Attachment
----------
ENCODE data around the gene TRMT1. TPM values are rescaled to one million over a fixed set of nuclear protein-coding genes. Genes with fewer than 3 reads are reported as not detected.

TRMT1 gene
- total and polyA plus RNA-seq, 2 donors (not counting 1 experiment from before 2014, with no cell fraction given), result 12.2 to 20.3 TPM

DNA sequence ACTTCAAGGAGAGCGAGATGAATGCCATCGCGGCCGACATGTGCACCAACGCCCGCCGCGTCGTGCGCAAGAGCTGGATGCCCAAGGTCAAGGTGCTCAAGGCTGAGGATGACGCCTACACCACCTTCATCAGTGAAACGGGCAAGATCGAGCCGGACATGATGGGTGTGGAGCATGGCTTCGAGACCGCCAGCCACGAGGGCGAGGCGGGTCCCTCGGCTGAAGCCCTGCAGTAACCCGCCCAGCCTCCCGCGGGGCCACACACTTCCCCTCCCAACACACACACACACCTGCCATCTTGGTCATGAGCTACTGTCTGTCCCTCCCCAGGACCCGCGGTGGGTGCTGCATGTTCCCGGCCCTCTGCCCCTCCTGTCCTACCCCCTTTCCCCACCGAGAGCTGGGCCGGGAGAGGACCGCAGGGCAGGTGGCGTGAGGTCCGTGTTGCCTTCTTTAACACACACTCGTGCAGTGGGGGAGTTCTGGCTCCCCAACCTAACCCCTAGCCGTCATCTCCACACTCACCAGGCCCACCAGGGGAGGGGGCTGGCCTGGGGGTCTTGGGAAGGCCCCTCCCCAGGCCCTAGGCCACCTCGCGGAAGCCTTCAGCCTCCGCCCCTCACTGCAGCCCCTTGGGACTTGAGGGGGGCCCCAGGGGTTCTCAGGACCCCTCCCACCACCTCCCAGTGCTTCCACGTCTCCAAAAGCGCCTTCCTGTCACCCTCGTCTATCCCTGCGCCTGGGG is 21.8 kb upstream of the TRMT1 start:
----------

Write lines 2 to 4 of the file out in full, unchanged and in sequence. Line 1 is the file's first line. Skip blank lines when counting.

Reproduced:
TRMT1 gene
- total and polyA plus RNA-seq, 2 donors (not counting 1 experiment from before 2014, with no cell fraction given), result 12.2 to 20.3 TPM

DNA sequence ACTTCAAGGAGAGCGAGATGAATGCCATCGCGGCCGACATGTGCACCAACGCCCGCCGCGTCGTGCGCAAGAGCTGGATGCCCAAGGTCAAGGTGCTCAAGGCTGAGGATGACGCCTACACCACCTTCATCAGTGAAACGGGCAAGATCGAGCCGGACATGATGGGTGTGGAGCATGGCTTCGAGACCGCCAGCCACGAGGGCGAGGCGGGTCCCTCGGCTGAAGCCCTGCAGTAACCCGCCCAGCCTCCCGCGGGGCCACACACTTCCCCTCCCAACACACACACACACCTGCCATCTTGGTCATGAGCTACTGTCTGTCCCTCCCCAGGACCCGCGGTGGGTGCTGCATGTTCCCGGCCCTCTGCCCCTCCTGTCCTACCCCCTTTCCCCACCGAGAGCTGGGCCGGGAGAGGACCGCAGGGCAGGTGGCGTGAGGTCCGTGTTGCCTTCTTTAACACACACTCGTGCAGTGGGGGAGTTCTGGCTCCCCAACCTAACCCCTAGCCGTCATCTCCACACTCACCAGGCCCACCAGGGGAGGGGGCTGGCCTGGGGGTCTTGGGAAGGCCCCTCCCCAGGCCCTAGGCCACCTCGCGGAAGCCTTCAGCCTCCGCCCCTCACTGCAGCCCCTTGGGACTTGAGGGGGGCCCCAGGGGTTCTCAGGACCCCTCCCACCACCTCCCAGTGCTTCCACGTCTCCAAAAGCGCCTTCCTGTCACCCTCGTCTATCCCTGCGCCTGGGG is 21.8 kb upstream of the TRMT1 start: